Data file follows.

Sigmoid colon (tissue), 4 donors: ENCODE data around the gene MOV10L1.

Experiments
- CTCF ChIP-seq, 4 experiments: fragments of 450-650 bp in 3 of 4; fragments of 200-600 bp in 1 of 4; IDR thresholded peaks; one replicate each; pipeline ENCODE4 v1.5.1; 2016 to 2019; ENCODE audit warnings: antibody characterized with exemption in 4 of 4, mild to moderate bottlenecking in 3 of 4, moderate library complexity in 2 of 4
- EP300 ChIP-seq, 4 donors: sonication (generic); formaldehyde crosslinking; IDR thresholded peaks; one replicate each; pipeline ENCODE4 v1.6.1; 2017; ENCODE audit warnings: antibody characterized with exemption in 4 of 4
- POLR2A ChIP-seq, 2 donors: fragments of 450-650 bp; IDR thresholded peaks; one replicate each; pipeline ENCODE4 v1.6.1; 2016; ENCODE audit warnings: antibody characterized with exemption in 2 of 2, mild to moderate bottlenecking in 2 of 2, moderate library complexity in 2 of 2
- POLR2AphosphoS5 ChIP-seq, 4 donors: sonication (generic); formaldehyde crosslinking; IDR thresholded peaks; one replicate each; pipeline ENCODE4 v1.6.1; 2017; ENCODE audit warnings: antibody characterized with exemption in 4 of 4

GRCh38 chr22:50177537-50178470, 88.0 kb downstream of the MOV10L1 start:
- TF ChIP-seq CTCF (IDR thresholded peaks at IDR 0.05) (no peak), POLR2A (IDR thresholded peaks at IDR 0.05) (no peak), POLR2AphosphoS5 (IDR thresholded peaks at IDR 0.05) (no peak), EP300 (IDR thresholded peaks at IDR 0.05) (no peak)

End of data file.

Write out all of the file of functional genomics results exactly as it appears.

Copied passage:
Sigmoid colon (tissue), 4 donors: ENCODE data around the gene MOV10L1.

Experiments
- CTCF ChIP-seq, 4 experiments: fragments of 450-650 bp in 3 of 4; fragments of 200-600 bp in 1 of 4; IDR thresholded peaks; one replicate each; pipeline ENCODE4 v1.5.1; 2016 to 2019; ENCODE audit warnings: antibody characterized with exemption in 4 of 4, mild to moderate bottlenecking in 3 of 4, moderate library complexity in 2 of 4
- EP300 ChIP-seq, 4 donors: sonication (generic); formaldehyde crosslinking; IDR thresholded peaks; one replicate each; pipeline ENCODE4 v1.6.1; 2017; ENCODE audit warnings: antibody characterized with exemption in 4 of 4
- POLR2A ChIP-seq, 2 donors: fragments of 450-650 bp; IDR thresholded peaks; one replicate each; pipeline ENCODE4 v1.6.1; 2016; ENCODE audit warnings: antibody characterized with exemption in 2 of 2, mild to moderate bottlenecking in 2 of 2, moderate library complexity in 2 of 2
- POLR2AphosphoS5 ChIP-seq, 4 donors: sonication (generic); formaldehyde crosslinking; IDR thresholded peaks; one replicate each; pipeline ENCODE4 v1.6.1; 2017; ENCODE audit warnings: antibody characterized with exemption in 4 of 4

GRCh38 chr22:50177537-50178470, 88.0 kb downstream of the MOV10L1 start:
- TF ChIP-seq CTCF (IDR thresholded peaks at IDR 0.05) (no peak), POLR2A (IDR thresholded peaks at IDR 0.05) (no peak), POLR2AphosphoS5 (IDR thresholded peaks at IDR 0.05) (no peak), EP300 (IDR thresholded peaks at IDR 0.05) (no peak)